13. 13. Epiphytic algae • Algae that live on other aquatic plants are called epiphytic algae or epiphytes • Eg. Oedogonium, Chara, Nitella etc. Halophytic algae • Algae which are living in salt water such as seas, oceans • It is called as halophytes • Eg. Chlamydomonas etc.
  14. 14. Edaphic algae • Algae which are living in or on the moist soils • It is also called edaphophytes or terrestrial algae • Some sps. live in the suface of soil where organic matter is abundant – saprophytes epiterranean. Eg. Vaucheria • Algae which live bolow the soil surface – cryptophytes [subterranean]. Eg. Anabaena, Nostoc etc.
  15. 15. Aerial algae • Algae living in terrestrial plants, animals, walls, fencing wires, and rocks. • Epiphyllophytes – live in leaves. Eg. Phyllosiphon • Epiphloeophytes – live in bark. Eg. Trentipohlia • Epizoophytes – live in terrestrial animals. Eg. Chaetophora • Lithophytes – live in rocky substratum. Eg. Scytonema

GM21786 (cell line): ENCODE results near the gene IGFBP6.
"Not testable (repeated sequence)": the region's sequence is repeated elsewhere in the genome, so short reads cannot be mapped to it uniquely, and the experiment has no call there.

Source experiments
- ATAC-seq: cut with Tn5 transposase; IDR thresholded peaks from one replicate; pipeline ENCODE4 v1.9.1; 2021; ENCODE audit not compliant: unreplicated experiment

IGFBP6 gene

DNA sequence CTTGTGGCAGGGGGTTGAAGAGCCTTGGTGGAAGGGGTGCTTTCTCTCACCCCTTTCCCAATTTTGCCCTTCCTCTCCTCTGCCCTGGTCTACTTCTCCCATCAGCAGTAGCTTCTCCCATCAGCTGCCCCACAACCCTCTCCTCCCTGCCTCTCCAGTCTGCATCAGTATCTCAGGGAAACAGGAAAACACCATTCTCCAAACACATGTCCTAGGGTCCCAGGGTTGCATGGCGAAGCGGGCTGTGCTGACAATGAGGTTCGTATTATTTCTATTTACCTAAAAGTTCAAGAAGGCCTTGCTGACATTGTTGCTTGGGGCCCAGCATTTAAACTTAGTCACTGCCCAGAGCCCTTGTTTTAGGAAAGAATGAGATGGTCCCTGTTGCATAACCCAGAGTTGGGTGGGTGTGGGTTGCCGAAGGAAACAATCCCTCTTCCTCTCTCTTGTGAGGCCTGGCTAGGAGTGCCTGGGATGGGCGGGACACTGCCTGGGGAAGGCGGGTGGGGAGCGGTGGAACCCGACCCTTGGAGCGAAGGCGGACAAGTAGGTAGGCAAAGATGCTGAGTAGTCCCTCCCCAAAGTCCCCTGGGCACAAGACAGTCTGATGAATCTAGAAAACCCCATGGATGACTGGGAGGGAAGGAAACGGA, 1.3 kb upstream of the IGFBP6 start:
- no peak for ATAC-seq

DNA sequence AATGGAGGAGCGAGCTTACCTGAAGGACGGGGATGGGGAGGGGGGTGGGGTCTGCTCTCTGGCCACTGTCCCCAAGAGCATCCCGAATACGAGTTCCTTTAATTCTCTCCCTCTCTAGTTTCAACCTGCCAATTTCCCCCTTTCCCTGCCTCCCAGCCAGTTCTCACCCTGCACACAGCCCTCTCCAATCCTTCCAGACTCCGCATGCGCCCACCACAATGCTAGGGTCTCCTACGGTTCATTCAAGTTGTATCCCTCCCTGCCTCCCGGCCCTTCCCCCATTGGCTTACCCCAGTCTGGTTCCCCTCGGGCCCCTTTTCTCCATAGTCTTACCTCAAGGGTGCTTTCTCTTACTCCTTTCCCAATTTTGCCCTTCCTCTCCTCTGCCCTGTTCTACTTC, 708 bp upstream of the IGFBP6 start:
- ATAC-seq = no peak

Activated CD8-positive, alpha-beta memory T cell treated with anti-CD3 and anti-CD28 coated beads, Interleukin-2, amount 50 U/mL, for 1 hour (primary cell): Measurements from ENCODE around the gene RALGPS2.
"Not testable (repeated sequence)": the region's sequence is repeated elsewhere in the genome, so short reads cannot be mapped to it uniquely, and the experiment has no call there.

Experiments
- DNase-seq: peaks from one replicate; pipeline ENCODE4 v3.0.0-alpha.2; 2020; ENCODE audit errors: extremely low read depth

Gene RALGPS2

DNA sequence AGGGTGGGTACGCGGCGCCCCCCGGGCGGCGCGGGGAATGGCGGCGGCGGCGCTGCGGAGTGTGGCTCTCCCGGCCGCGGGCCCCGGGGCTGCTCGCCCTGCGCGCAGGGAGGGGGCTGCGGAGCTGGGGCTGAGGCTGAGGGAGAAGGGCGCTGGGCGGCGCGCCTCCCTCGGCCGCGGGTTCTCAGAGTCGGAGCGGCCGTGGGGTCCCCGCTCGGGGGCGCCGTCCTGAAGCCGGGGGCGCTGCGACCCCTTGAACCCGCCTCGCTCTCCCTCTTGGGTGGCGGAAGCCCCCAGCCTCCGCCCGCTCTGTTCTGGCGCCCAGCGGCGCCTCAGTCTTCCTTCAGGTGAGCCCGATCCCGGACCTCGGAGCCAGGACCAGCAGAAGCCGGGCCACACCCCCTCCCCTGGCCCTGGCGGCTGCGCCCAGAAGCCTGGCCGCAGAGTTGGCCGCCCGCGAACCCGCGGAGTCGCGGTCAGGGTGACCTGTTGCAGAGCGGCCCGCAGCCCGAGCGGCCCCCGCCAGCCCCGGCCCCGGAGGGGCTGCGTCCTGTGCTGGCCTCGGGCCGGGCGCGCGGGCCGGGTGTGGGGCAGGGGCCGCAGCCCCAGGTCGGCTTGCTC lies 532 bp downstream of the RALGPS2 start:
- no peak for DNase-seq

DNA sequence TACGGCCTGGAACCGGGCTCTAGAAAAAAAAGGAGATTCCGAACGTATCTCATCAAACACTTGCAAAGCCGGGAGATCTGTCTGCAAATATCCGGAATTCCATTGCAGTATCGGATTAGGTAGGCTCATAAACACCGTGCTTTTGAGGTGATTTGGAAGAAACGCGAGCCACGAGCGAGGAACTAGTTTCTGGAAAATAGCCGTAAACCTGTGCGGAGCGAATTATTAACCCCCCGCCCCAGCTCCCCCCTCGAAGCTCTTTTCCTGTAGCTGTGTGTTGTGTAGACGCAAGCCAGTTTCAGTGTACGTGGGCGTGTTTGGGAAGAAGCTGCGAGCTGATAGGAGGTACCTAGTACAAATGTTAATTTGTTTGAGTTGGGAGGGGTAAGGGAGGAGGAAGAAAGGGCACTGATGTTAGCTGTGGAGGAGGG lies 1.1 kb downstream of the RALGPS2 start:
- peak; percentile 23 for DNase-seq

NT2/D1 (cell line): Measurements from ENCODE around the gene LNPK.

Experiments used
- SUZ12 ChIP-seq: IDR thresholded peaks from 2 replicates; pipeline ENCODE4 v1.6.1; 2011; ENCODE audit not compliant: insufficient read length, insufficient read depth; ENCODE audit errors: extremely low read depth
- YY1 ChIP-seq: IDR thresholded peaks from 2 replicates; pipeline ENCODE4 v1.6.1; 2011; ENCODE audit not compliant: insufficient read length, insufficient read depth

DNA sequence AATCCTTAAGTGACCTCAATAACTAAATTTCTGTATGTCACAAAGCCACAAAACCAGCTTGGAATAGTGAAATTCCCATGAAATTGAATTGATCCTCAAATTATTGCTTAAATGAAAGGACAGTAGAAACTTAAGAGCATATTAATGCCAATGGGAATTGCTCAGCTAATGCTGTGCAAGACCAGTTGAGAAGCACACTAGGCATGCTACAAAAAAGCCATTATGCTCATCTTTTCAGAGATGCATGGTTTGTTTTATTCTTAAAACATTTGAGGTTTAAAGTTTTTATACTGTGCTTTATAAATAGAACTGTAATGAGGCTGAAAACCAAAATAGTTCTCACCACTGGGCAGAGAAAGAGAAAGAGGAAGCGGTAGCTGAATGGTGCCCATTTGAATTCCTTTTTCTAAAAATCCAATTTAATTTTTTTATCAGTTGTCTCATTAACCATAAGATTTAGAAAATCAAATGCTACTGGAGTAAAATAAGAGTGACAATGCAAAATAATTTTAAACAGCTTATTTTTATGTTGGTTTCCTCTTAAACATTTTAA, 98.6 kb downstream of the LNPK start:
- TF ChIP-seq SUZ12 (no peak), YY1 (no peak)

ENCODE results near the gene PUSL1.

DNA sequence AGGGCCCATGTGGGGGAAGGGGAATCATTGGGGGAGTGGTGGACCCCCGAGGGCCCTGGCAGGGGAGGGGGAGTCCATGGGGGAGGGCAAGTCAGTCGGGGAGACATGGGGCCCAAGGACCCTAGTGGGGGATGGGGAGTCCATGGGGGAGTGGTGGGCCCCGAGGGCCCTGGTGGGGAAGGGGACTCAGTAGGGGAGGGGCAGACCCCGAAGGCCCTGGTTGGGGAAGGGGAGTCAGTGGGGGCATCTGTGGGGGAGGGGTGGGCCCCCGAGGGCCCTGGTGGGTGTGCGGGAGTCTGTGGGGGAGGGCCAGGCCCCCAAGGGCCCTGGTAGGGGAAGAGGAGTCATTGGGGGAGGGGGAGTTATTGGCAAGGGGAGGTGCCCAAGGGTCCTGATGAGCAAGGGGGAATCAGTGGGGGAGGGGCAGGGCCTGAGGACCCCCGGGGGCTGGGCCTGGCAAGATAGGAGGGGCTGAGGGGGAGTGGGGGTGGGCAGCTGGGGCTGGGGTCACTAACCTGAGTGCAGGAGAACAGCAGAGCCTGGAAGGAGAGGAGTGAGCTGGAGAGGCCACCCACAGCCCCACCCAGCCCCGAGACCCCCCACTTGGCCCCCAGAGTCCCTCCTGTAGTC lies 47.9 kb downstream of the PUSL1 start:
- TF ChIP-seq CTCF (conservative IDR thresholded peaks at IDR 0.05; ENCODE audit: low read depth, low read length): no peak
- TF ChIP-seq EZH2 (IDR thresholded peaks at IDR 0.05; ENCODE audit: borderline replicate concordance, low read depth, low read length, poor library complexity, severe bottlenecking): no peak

16. 16. Cryophytic algae • Algae that live in ice or snow – field • It is also called cryophytes • Ice fields – Ancyclostoma • Ice – temporarily – Gleocapsa and Phormidium • Ice and snow – Cylindrocystis and Trochiscia • Alpine Snow fields – red colour – Haematococcus • Green colour – Raphidonema • Red snow – Scotiella • Yellow or Yellow green snow – Ulothrix and Nostoc
  17. 17. Ancyclostoma TrochisciaPhormidium Cylindrocystis Raphidonema Haematococcus Scotiella Ulothrix Nostoc
  18. 18. Symbiotic or endophytic algae • Algae that live in symbiotic association with other plants • It is called as symbionts or endophytes Eg. Lichen. • Some algae seems to be lichen Eg. Chrococcus, Microsystis, Chlorella, Cytonema etc. • Anabaena azollae – leaf tissue of aquatic fern Azolla [Gymnosperm] • A. cycade – corrolloid roots of Cycas [Gymnosperm] • Nostoc – cavities in the thallus of anthoceros [Bryophytes] • Chlorochytrium – inside Lemna [Angiosperm]